A NEW CYPRESS FOR ARIZONABy GEO. B. SUDWORTH
Dendrologist, Forest Service, U. S. Department of Agriculture
APPROXIMATELY nineteen species of cypress are now known in the world. Eight species occur in the United States. Five of these grow in the Pacific region, two in our South-west, and one species in the South Atlantic and Gulf Coast region. The others inhabit Mexico, Lower California, eastern Asia, portions of the Himalayas, eastern Mediterranean countries, and southeastern Europe. They are trees of very ancient origin. Remains of them have been found in the tertiary period of the earth's history in Greenland, white subsequently the cypresses appeared in western Europe, in which, however, they are not now represented.
All of the cypresses (exclusive of Taxodium) are grouped either under the genus Cupressus, or divided between this genus and Chamaecyparis. The true cypresses belong properly to the genus Cupressus and comprise the species found in Lower California, Mexico, Arizona, California, south-western Asia, China, the Himalayas, and southeastern Europe. This group of cypresses is characterized by large, thick-scaled fruit, which matures in two years, and produces numerous wingless seeds. The remainder of the cypresses, which may be included under the genus Chamaecyparis, differ from the true cypresses in having very much smaller fruit, which is matured in one* season, and produce only a few seeds with thin papery wings. The cypresses important for their timber are our Pacific Slope species, the Lawson Cypress and "Yellow Cedar," the White Cedar of the Atlantic region, two Japanese species, the Himalayan Cypress, and the Pyramidal Cypress of southeastern Europe and southwestern Asia. The latter Old World species (Cupressus sempervirens) hag doubtless been known longer to civilized people than any other cypress. It does not exist now in the wild state, being preserved only in cultivation. The ancient Romans carried this cypress from Greece to Italy where they planted it extensively. The exceedingly durable wood is said to have been used by the Egyptians for mummy cases, while the doors of the Roman temple of Diana and the statue of Jupiter are believed to have been made from the wood of this cypress.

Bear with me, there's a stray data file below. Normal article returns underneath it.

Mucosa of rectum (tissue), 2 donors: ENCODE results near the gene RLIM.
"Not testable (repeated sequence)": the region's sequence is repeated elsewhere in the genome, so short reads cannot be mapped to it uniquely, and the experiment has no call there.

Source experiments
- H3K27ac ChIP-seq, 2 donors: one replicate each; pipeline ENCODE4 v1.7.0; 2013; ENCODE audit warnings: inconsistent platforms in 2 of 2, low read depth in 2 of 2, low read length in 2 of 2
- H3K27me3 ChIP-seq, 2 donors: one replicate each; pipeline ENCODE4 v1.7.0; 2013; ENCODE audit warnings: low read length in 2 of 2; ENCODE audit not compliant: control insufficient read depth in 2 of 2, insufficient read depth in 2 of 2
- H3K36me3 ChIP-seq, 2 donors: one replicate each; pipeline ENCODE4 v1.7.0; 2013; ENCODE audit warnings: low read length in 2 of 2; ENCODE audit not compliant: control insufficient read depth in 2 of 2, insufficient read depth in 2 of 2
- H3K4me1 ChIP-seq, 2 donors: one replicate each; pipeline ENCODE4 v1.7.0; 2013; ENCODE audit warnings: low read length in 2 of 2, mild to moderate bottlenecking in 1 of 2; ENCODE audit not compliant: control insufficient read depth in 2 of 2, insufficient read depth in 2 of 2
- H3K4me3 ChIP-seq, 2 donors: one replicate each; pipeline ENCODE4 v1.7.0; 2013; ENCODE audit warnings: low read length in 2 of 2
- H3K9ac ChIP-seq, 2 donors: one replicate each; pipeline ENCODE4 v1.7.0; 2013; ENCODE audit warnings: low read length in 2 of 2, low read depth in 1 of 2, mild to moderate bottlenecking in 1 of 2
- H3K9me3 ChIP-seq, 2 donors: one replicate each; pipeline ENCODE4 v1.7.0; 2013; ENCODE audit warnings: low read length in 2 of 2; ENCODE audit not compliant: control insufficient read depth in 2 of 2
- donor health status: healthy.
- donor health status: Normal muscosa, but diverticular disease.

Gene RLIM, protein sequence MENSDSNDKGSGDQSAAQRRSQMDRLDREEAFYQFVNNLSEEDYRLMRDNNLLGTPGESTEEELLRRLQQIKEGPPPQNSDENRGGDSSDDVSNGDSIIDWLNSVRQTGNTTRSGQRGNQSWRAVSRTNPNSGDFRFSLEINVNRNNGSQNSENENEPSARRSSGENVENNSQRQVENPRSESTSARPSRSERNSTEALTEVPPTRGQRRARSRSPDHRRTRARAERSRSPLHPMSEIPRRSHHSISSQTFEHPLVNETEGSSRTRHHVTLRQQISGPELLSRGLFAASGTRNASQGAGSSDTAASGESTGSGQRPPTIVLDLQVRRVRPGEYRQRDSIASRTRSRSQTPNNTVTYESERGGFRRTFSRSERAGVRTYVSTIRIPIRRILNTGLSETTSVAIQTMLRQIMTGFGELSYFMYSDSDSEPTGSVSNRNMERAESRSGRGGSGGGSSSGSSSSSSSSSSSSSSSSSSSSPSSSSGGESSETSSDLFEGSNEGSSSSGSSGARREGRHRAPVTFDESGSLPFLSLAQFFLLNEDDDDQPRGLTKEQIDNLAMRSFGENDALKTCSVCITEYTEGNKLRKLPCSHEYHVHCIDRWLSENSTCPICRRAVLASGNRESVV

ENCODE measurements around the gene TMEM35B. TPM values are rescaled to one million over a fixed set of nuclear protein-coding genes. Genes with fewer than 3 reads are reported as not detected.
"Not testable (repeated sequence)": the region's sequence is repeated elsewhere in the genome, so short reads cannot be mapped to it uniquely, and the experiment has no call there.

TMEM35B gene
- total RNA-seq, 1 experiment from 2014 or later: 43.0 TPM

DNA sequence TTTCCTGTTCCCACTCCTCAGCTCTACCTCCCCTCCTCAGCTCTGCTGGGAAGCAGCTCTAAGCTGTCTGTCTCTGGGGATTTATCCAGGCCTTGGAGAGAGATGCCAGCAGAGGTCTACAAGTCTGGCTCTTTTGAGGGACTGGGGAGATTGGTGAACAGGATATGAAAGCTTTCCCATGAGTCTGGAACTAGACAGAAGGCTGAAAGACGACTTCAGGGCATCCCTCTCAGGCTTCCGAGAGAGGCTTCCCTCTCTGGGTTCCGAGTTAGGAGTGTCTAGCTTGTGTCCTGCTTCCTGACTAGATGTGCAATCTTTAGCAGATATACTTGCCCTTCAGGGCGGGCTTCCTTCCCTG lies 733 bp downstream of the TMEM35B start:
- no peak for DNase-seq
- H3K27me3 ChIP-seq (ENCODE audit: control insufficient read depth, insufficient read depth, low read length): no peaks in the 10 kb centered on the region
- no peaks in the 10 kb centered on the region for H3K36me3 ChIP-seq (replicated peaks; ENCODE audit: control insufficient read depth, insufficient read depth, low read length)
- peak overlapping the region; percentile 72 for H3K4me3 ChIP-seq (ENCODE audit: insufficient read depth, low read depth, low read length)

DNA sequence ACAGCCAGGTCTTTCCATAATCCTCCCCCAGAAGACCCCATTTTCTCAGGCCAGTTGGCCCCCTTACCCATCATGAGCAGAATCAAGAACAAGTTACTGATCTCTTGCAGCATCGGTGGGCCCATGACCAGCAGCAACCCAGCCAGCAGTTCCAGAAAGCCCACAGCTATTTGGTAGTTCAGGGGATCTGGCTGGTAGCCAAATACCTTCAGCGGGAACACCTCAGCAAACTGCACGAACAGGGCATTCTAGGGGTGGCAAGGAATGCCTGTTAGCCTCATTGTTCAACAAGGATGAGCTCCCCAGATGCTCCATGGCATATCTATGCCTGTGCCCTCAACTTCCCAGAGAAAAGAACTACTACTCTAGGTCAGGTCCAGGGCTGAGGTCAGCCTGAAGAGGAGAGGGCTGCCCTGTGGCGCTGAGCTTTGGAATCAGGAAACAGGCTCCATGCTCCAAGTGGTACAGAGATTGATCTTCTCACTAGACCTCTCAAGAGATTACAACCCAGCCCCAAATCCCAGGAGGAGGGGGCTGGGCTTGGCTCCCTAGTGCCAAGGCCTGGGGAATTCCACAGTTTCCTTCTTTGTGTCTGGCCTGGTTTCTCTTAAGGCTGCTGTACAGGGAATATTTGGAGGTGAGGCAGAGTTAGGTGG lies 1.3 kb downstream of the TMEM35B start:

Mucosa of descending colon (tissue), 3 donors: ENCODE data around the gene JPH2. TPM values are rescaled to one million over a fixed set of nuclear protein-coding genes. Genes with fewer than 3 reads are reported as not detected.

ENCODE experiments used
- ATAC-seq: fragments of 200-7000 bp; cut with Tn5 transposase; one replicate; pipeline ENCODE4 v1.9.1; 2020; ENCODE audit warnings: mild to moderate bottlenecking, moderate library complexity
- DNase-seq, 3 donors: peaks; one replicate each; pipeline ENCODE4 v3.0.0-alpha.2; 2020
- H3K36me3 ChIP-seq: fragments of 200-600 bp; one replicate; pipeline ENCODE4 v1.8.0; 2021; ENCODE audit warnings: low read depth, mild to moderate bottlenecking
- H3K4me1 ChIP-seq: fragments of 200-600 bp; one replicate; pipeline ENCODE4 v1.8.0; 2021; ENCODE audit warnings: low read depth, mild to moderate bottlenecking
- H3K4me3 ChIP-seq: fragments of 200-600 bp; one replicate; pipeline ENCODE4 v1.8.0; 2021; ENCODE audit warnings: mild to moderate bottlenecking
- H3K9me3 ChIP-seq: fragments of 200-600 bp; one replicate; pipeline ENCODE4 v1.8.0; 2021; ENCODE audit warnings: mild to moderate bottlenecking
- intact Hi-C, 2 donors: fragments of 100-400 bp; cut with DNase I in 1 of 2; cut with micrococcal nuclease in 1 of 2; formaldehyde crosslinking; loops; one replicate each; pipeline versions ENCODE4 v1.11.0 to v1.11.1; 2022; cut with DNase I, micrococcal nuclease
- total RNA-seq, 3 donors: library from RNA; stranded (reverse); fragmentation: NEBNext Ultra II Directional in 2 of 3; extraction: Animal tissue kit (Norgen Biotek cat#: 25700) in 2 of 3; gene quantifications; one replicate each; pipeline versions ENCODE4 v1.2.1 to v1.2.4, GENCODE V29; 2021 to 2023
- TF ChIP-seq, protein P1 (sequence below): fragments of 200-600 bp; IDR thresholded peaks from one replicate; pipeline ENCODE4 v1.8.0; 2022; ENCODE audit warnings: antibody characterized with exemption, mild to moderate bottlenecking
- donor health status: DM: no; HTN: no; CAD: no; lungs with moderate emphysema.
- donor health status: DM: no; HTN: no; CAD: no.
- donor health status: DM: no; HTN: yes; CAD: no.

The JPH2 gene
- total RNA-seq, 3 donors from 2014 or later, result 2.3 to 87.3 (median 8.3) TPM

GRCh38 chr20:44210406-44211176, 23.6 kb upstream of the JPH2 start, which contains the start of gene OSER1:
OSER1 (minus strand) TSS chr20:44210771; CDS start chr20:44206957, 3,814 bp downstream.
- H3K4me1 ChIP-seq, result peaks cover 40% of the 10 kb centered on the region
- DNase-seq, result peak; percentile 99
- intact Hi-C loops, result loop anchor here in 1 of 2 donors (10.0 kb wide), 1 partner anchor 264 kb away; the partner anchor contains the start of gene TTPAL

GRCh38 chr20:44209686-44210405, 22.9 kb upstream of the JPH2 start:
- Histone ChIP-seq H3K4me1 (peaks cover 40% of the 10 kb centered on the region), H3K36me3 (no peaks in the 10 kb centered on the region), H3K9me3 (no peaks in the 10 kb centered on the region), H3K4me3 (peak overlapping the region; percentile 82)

Up to the present time but one cypress, Cupressus arizonica, has been known to inhabit Arizona. It occurs mainly on the Santa Rita, Santa Catalina, and Chiricahua mountains. It is also said to occur on the extreme eastern part of San Francisco Mountain. Careful explorations are yet required to definitely outline the range of this species, which was discovered as recently as 1882. This cypress is characterized by a rather thin, somewhat stringy, anastomosely furrowed bark of dark red-brown color.